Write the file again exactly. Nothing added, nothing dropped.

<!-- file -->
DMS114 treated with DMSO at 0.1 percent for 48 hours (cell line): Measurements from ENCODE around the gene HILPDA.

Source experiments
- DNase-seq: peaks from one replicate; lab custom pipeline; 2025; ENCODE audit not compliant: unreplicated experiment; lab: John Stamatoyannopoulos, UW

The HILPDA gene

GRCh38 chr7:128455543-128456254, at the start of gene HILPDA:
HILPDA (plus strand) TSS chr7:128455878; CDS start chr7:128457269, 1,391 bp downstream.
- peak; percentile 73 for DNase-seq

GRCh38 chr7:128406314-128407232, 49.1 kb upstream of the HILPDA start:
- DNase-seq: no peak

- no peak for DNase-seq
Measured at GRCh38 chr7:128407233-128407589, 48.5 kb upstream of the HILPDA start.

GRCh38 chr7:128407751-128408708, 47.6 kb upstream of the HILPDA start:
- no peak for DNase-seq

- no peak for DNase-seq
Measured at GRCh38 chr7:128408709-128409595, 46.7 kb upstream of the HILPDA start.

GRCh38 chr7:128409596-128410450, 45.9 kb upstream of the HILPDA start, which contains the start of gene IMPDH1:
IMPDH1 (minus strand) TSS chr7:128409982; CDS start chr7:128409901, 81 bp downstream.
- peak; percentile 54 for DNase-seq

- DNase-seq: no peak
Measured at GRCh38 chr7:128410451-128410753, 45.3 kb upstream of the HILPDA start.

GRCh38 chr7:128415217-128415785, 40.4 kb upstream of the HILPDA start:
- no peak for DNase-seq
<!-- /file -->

DMS114 treated with DMSO at 0.1 percent for 48 hours (cell line): Measurements from ENCODE around the gene HILPDA.

Source experiments
- DNase-seq: peaks from one replicate; lab custom pipeline; 2025; ENCODE audit not compliant: unreplicated experiment; lab: John Stamatoyannopoulos, UW

The HILPDA gene

GRCh38 chr7:128455543-128456254, at the start of gene HILPDA:
HILPDA (plus strand) TSS chr7:128455878; CDS start chr7:128457269, 1,391 bp downstream.
- peak; percentile 73 for DNase-seq

GRCh38 chr7:128406314-128407232, 49.1 kb upstream of the HILPDA start:
- DNase-seq: no peak

- no peak for DNase-seq
Measured at GRCh38 chr7:128407233-128407589, 48.5 kb upstream of the HILPDA start.

GRCh38 chr7:128407751-128408708, 47.6 kb upstream of the HILPDA start:
- no peak for DNase-seq

- no peak for DNase-seq
Measured at GRCh38 chr7:128408709-128409595, 46.7 kb upstream of the HILPDA start.

GRCh38 chr7:128409596-128410450, 45.9 kb upstream of the HILPDA start, which contains the start of gene IMPDH1:
IMPDH1 (minus strand) TSS chr7:128409982; CDS start chr7:128409901, 81 bp downstream.
- peak; percentile 54 for DNase-seq

- DNase-seq: no peak
Measured at GRCh38 chr7:128410451-128410753, 45.3 kb upstream of the HILPDA start.

GRCh38 chr7:128415217-128415785, 40.4 kb upstream of the HILPDA start:
- no peak for DNase-seq